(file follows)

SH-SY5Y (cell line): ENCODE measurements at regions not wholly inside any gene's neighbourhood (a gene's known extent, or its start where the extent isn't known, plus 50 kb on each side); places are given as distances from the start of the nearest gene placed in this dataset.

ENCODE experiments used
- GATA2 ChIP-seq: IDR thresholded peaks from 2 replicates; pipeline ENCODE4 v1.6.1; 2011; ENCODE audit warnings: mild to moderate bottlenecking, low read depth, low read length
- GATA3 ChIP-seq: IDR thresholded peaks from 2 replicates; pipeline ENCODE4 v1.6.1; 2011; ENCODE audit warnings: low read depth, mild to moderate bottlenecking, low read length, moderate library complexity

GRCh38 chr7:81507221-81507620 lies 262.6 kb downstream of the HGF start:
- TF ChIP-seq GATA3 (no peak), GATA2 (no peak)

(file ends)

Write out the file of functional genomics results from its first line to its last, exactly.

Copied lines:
SH-SY5Y (cell line): ENCODE measurements at regions not wholly inside any gene's neighbourhood (a gene's known extent, or its start where the extent isn't known, plus 50 kb on each side); places are given as distances from the start of the nearest gene placed in this dataset.

ENCODE experiments used
- GATA2 ChIP-seq: IDR thresholded peaks from 2 replicates; pipeline ENCODE4 v1.6.1; 2011; ENCODE audit warnings: mild to moderate bottlenecking, low read depth, low read length
- GATA3 ChIP-seq: IDR thresholded peaks from 2 replicates; pipeline ENCODE4 v1.6.1; 2011; ENCODE audit warnings: low read depth, mild to moderate bottlenecking, low read length, moderate library complexity

GRCh38 chr7:81507221-81507620 lies 262.6 kb downstream of the HGF start:
- TF ChIP-seq GATA3 (no peak), GATA2 (no peak)